Foster Swift Business & Corporate Law Report
February 25, 2014
Sometime in the next few weeks, you should receive a 2014 assessment notice for the real property you own. This assessment will establish your tax liability for the year. There may be an opportunity for you to reduce your tax liability depending on the increase in assessed value.
The passage of "Proposal A" by Michigan voters in 1994 created a cap on the annual increases in "taxable value" of real property. Unless there was a transfer in ownership or additions were made to the property during 2013, the taxable value of a parcel of real property will be increased for 2014 by 1.6 percent (the inflation factor for 2014). Further, the General Property Tax Act and the Michigan Constitution require the assessed value to be 50 percent of market value. We can help you if you believe that your property is unlawfully assessed or that the taxable value of your property has been unlawfully increased.
The property tax "calendar" runs along the following timeline:
- Dec. 31, 2013 (“tax day”) is the date as of which the assessor determines ownership, status and value of assessable real and personal property.
- An assessment notice is typically sent during February to the person whom the assessor considers to be the owner of the property. Assessors must give written notice of the 2014 "taxable" and assessed value to the owners of property not less than 10 days before the meeting of the board of review.
- Boards of review typically meet in early March (city dates are set by city charter; occasionally there are additional requirements. For example, in Detroit a protest to an assessor’s board is necessary before the assessment can be protested to the board of review).
For 2014, appeals regarding the valuation of residential and agricultural real property (and agricultural personal property) require a protest to the local board of review in March 2014. If an appeal for these classifications of property is not made to the board of review, then the Michigan Tax Tribunal cannot assume jurisdiction over an appeal of the board of review decision or the assessor's determination of value.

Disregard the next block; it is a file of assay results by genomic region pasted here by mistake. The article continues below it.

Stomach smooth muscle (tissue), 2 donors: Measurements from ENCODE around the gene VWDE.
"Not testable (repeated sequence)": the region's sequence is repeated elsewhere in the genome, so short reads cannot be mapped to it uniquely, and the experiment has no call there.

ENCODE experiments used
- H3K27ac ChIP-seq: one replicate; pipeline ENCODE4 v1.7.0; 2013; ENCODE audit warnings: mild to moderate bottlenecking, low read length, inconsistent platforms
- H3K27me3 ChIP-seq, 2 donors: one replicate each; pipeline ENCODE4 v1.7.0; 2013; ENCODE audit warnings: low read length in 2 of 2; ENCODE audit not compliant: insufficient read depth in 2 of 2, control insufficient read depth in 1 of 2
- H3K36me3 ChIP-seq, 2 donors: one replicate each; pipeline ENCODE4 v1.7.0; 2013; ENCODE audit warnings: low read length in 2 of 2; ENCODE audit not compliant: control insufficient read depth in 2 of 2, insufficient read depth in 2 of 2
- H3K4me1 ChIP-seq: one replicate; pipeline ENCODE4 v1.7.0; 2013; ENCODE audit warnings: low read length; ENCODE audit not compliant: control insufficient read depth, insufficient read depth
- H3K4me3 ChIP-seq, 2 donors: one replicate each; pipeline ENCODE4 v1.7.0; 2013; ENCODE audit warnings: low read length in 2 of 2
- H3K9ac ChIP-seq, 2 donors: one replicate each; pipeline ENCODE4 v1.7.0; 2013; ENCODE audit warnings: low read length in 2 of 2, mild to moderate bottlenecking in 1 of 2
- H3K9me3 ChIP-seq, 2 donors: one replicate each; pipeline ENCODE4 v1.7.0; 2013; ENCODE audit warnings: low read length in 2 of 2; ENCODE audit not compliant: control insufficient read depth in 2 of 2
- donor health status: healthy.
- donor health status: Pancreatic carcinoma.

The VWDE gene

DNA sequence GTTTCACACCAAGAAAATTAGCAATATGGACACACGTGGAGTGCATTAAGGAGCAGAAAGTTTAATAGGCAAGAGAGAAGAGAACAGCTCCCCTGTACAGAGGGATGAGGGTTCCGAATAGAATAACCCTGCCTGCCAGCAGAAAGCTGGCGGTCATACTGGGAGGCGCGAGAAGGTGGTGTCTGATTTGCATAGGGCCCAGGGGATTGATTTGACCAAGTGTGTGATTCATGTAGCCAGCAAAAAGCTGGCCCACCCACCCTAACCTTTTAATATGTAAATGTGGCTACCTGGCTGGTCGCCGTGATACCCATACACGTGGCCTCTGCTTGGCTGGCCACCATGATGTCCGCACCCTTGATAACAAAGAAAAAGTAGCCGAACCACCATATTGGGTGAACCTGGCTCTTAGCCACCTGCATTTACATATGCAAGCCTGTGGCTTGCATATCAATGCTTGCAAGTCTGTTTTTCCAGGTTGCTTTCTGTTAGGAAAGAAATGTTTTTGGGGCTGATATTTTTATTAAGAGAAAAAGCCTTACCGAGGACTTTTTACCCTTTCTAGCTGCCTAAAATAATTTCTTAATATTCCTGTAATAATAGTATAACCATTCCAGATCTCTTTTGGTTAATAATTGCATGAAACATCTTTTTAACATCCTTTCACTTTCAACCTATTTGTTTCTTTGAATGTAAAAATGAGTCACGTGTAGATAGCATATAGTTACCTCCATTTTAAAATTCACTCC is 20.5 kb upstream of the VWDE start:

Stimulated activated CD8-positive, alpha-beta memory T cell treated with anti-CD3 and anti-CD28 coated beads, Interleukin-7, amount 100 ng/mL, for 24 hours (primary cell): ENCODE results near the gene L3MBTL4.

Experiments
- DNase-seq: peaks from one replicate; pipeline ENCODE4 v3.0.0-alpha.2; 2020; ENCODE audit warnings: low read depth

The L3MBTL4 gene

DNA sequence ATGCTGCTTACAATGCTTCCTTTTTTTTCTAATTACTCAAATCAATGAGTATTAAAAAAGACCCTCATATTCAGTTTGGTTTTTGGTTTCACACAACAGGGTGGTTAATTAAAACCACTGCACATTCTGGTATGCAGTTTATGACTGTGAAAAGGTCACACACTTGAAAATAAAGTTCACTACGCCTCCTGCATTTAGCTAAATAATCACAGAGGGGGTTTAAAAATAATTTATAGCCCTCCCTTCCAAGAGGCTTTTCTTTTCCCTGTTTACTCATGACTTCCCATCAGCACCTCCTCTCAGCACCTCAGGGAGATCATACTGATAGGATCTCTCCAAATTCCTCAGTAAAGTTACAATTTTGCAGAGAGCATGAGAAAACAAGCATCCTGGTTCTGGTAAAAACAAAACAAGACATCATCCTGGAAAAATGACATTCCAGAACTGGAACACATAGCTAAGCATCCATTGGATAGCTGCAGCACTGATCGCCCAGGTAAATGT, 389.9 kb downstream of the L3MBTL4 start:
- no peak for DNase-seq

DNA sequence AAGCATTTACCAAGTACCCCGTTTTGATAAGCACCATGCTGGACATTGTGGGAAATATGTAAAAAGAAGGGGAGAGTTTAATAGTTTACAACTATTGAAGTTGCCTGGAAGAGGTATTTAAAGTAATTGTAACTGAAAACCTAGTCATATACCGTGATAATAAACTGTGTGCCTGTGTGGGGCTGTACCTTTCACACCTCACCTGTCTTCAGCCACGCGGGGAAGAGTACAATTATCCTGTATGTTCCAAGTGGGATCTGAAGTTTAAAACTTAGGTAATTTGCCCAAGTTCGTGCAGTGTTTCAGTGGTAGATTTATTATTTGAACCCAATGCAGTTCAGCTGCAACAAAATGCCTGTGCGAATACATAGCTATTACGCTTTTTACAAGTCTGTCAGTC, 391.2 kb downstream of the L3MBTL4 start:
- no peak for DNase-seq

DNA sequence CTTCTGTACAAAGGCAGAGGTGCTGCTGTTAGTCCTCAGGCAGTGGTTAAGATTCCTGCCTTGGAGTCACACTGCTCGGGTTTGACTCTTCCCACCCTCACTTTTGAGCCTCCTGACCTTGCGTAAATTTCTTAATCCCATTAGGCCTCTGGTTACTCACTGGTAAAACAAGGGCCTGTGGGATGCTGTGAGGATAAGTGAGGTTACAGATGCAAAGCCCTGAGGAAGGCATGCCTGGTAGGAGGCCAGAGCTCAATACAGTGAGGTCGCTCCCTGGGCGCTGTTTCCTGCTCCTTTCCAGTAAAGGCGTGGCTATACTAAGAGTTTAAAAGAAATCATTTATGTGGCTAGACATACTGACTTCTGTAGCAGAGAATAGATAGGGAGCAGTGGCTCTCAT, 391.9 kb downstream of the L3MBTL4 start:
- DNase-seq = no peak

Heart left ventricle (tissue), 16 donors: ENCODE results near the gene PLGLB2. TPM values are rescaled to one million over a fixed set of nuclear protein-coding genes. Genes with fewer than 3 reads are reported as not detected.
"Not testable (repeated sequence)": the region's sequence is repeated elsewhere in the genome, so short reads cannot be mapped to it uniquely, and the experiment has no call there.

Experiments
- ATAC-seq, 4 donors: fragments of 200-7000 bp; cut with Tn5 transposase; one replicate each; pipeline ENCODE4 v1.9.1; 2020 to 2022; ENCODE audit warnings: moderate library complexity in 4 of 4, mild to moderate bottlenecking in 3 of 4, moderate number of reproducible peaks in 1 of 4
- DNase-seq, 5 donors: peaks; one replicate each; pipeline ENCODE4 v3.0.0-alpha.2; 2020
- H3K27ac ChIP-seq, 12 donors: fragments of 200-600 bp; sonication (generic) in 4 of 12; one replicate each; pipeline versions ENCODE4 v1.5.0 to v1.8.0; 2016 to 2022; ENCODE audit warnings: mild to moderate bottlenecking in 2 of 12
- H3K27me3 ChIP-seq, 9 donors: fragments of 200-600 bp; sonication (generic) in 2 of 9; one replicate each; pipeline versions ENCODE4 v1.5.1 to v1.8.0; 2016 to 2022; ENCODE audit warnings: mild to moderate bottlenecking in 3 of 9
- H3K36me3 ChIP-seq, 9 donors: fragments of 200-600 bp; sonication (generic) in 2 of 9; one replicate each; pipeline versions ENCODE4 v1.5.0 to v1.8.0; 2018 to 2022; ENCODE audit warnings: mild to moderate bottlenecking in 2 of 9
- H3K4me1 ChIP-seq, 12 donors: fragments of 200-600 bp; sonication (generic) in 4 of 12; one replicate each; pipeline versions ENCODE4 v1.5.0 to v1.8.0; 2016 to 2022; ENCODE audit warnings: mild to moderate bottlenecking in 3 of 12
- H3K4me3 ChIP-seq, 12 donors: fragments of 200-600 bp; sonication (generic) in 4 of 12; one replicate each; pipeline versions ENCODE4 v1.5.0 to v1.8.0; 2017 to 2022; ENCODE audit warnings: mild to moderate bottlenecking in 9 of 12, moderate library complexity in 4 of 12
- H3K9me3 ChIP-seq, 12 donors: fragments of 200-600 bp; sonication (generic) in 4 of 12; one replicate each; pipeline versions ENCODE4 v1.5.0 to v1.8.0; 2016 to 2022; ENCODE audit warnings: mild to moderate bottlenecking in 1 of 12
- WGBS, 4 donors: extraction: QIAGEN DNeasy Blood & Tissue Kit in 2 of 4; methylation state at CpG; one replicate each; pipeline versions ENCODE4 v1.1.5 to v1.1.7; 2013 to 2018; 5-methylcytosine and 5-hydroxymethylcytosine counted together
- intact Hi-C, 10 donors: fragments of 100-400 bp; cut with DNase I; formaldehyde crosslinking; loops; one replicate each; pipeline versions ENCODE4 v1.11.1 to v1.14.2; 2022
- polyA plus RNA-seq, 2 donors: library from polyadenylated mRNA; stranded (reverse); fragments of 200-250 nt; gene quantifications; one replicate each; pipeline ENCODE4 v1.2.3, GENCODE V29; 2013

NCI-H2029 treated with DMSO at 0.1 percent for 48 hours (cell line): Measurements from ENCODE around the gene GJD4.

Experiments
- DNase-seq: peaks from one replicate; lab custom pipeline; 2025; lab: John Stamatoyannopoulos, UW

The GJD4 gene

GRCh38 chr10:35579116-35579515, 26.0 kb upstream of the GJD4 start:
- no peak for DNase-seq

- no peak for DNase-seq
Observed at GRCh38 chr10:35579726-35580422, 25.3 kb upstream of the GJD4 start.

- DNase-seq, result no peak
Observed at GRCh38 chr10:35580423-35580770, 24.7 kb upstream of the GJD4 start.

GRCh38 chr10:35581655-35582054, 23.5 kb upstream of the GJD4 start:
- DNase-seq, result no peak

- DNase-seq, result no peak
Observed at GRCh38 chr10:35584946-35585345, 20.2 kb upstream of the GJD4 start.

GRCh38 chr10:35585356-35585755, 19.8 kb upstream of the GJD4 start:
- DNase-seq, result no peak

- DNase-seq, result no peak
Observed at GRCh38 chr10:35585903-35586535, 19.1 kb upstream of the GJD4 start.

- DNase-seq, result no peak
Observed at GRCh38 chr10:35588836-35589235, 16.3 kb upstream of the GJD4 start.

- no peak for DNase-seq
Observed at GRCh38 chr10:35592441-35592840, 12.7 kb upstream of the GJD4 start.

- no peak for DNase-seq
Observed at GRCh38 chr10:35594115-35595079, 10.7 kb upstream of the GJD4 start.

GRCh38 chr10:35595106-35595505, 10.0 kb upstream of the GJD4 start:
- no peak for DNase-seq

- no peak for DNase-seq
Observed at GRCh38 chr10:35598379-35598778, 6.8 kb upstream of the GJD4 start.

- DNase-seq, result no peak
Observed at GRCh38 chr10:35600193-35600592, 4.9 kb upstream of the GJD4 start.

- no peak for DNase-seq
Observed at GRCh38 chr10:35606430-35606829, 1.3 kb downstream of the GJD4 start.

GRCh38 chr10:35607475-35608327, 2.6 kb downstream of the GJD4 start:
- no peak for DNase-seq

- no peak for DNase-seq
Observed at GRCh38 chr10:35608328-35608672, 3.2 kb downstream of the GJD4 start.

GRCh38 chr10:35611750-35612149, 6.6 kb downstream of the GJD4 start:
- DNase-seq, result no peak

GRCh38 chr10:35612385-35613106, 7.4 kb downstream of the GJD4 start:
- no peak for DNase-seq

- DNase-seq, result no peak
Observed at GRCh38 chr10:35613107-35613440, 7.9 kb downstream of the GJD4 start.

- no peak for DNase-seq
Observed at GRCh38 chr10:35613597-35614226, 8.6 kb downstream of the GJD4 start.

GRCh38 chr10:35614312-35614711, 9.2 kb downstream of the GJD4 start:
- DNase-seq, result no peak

However, for commercial, industrial or developmental real property, the property owner is not required to protest an assessment to the local board of review (although the property owner can file an appeal with the board of review at its option). Instead, an owner of commercial, industrial or developmental real property can simply file an appeal directly with the Michigan Tax Tribunal. The final date for filing appeals with the Michigan Tax Tribunal for commercial, industrial or developmental real property is June 2, 2014 (usually May 31 but this year it falls on a Saturday), and the final date for filing appeals for residential and agricultural real property or agricultural personal property is July 31, 2014.
Disabled veterans are now exempt from homestead property taxes. To be eligible, a veteran must meet one of the following criteria: be permanently and totally disabled as a result of military service and entitled to veterans benefits at a rate of 100 percent, have a certificate from the Veterans Administration (VA) certifying that he or she is receiving pecuniary assistance due to disability for specially adapted housing, or have been rated by the VA as individually unemployable. He or she must also have been honorably discharged. A surviving spouse who has not remarried may also apply.
For more information about how you can appeal your assessment situation, please contact your Foster Swift tax attorney.